Investment banking analysts have been putting in a 100-hour work week this whole Pandemic (the same goes for management consultants). So when the 13 Goldman Sachs analysts’ complaints surfaced, it was hardly a surprise if you’ve investment banking and management consulting friends. I felt a bit sorry but not entirely because they chose these professions in a free market. They got duped by a bunch of salesmen, ahem, I mean investment bankers and management consultants. Instead, if you’re one of these poor analysts you should read Why Tech and join the Overemployed movement, There’s a better alternative, no really, if your ego allows for it.
“As it is said, ‘There are more ways than one to skin a cat,’ so are there more ways than one of digging for money.” — Anonymous banker before Overmployed
My brief foray into investment banking
A long time ago, I worked at an investment bank. And to be honest, the work wasn’t inspiring whatsoever. People did it for the money – I was one of them. I also realized it was the biggest labor Ponzi scheme of all time, tantamount to communism (oh the irony). Let me explain.
Every deal, no matter its size, required roughly an equal amount of labor input, incredibly inefficient and non-scalable. And every banker on the deal gets paid from a commission pool assigned to your group at the end of the year after the house has taken its cut. The house here, of course, is the bank that employs all the bankers. It’s like waiting tables and getting your tips divided at the end of the night from the collective tips jar. To me, that’s communism. Individual performance and contribution are based on “face time” and subjective factors. And top it all, this is nearly half of a junior banker’s total compensation given only at the end of the year. Why would any sane person even play this game?
If it’s about the money, why not do tech sales or sales operations instead? I know of many finance undergrads who have gone into tech and become rich because they helped scale a sales team and grew the business – at least they built something. Of course, there are cons too. Similar to banking, tech sales required a lot of traveling prior to COVID. But that’s changing fast now with sales closing successfully through Zoom. And now with Overemployed, you can work two of these jobs remotely at the same time.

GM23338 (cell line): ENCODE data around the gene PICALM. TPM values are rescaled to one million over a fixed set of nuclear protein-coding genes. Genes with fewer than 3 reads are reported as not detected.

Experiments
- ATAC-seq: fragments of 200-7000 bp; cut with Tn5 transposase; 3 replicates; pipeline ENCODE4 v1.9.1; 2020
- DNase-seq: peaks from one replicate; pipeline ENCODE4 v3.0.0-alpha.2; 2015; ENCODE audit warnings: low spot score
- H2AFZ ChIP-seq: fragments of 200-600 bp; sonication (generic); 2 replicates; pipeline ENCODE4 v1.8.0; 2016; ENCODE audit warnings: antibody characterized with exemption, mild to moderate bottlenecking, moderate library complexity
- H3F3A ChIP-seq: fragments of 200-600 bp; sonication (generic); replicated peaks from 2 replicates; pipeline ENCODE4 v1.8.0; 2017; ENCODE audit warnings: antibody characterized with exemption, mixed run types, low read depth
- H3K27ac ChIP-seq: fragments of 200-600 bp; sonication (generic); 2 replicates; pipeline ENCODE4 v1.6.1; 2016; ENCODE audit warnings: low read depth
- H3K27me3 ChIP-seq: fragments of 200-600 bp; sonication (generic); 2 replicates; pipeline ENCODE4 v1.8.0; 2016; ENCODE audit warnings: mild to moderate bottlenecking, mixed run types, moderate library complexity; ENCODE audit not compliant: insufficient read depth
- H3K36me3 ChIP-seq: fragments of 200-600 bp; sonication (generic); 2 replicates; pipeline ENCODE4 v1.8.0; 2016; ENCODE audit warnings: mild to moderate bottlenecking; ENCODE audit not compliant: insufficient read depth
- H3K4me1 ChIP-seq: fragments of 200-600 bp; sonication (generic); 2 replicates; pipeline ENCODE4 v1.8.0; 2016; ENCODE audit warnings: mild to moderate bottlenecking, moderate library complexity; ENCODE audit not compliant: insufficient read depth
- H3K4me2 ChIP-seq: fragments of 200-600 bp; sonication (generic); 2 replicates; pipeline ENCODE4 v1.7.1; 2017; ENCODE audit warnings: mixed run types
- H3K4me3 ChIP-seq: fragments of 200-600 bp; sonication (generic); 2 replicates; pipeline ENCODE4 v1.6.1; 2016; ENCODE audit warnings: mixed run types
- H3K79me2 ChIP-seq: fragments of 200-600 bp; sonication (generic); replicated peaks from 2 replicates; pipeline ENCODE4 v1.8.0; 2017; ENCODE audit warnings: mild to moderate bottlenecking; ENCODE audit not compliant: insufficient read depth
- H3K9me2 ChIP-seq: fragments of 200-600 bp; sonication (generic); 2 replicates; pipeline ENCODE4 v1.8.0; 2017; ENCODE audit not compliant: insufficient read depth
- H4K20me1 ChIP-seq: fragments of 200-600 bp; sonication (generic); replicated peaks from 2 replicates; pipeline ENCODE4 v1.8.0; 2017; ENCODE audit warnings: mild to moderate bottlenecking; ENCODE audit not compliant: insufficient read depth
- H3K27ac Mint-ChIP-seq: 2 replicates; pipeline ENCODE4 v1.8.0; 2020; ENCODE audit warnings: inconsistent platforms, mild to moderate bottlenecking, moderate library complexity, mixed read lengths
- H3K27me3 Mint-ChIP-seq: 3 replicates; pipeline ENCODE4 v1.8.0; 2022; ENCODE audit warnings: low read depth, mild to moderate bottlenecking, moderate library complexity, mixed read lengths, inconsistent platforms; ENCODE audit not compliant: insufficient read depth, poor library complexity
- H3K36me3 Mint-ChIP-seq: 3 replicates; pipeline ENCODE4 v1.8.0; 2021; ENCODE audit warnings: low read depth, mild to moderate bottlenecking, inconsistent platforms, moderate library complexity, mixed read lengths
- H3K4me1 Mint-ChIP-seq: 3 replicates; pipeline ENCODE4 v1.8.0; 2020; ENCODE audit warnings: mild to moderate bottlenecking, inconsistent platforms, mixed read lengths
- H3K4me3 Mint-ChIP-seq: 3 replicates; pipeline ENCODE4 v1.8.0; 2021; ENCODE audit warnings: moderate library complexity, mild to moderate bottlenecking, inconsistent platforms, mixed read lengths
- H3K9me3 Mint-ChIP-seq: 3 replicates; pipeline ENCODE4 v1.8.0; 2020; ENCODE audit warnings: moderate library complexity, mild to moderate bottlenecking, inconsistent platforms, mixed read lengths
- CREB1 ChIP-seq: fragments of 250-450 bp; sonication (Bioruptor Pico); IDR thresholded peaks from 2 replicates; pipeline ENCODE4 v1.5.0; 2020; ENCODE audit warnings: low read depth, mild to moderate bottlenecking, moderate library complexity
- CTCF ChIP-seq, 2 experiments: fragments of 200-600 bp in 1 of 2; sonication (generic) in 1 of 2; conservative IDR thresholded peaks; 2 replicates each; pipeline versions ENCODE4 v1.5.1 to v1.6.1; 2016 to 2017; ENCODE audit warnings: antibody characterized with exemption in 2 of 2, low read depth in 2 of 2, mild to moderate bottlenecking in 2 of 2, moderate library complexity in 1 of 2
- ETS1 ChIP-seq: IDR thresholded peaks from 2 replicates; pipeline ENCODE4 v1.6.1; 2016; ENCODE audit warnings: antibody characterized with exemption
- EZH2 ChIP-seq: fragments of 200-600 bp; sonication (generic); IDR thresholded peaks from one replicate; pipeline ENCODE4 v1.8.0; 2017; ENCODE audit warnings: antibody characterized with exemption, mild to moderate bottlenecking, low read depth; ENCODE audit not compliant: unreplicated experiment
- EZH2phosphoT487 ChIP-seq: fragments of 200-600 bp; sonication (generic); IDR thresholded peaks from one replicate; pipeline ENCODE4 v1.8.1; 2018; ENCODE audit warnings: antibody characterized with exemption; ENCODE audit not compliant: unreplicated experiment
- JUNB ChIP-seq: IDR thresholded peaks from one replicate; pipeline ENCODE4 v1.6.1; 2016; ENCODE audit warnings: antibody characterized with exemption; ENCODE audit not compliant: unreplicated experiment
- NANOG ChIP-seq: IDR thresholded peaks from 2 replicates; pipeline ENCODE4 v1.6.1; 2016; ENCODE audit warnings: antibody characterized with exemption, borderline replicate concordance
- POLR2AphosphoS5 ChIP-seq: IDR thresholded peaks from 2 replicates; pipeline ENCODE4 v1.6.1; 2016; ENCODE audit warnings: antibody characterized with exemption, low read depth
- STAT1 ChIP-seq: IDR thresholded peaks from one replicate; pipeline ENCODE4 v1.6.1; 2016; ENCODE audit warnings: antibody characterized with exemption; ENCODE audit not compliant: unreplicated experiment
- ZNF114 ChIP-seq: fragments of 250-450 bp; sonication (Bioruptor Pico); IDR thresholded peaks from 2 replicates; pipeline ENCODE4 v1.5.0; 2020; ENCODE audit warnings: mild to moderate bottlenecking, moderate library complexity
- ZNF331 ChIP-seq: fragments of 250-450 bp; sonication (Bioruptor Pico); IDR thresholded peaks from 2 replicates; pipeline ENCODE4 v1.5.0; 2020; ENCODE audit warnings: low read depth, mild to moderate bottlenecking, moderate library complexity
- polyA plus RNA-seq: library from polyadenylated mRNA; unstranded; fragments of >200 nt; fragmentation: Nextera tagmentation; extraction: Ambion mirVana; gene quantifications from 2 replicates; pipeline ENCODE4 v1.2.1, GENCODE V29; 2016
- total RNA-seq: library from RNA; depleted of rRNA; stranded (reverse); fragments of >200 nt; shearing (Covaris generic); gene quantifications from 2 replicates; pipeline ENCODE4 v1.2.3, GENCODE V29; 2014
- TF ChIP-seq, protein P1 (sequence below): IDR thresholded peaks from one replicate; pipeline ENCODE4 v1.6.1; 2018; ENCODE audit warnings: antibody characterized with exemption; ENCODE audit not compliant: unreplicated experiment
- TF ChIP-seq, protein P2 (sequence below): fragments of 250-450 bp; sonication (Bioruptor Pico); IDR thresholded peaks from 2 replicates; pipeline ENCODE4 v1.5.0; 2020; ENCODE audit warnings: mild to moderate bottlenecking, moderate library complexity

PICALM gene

Ok, so you’re not entirely convinced…
The old bankers still got you with their glory stories and how rich it made them. Trust me, there’s a lot of survivor bias. Let me demonstrate with some simple math – call it the Overemployed® gross income per unit of effort.
If you’re the said Goldman Sachs analysts, and you made total compensation of $180,000 ($90,000 base plus another $90,000 year-end bonus). But that took you working a 95-hour week which translates to 4940 hours over 52 weeks. A 9-to-5 job is only 2080 hours over 52 weeks. Now let’s divide $180,000 by 4940 hours. This translates to $36.44 per hour worked with benefits included, such as healthcare, 401k, and mental stress from the annual firing of its bottom 10% performers.
Ok, now some bankers will argue it’s not always 95 hours per week. It’s high right now only because of easy money and strong deal flow. Fine. Let’s adjust to more of the average of 80 hours per week. That’s $180,000 divided by 4160 hours, which translates to $43.27 per hour worked.
Switching over to tech. For job one, you work as a sales operations analyst with an average base salary of $70,000, an annual bonus of $10,000, and restricted stock units (RSUs) of $5,000. Additionally, you get a 1.5% of your base from participating in the employee stock purchase program (ESPP), which translates to another $1,050. Job one’s total compensation is $86,050 at 2080 hours over 52 weeks. This translates to $41.37 per hour worked.
Now double the total compensation for working two of these jobs, but we’ll only multiple the total hours by 1.5 times because you know how to find a second job in tech that’s not as demanding as the first one. Combining the two jobs, which leads to $172,100 divided by 3120 hours, translating to $55.16 per hour worked.
The key here is to realize by working two jobs in tech, not only do you work a max of 60 hours per week, but you also have cash flow diversification and less mental stress and health problems. In another word, working two jobs in tech is incremental, and in banker speak, accretive. Moreover, I haven’t even calculated the potential appreciation of your initial stock grants and employee stocks purchase program! Of course, there are also depreciation risks as well, though rare like the dot-com bust. I only took the paltry $5,000 per year or $15,000 over three years at face value. That, again, in banker speak, is you’ve potential upside. And that upside is determined by the market, not by some biased, greedy human being tasked with determining how much of the collective tip jar you deserve relative to your peers.
Boom. Mic dropped. I’m out.
P.S. I took the average base salary and total compensation of 1st through 3rd year banking analysts and compared it to peers working in tech, normalized for high-cost locations like NYC and SF. Sources: Glassdoor, LinkedIn, H1B visa salary data.
P.P.S. Thinking about switching jobs? Check out our Jobs Search 2.0 – a system to find and land remote tech jobs fast. Not convinced, check out this video about the rite of passage in banking.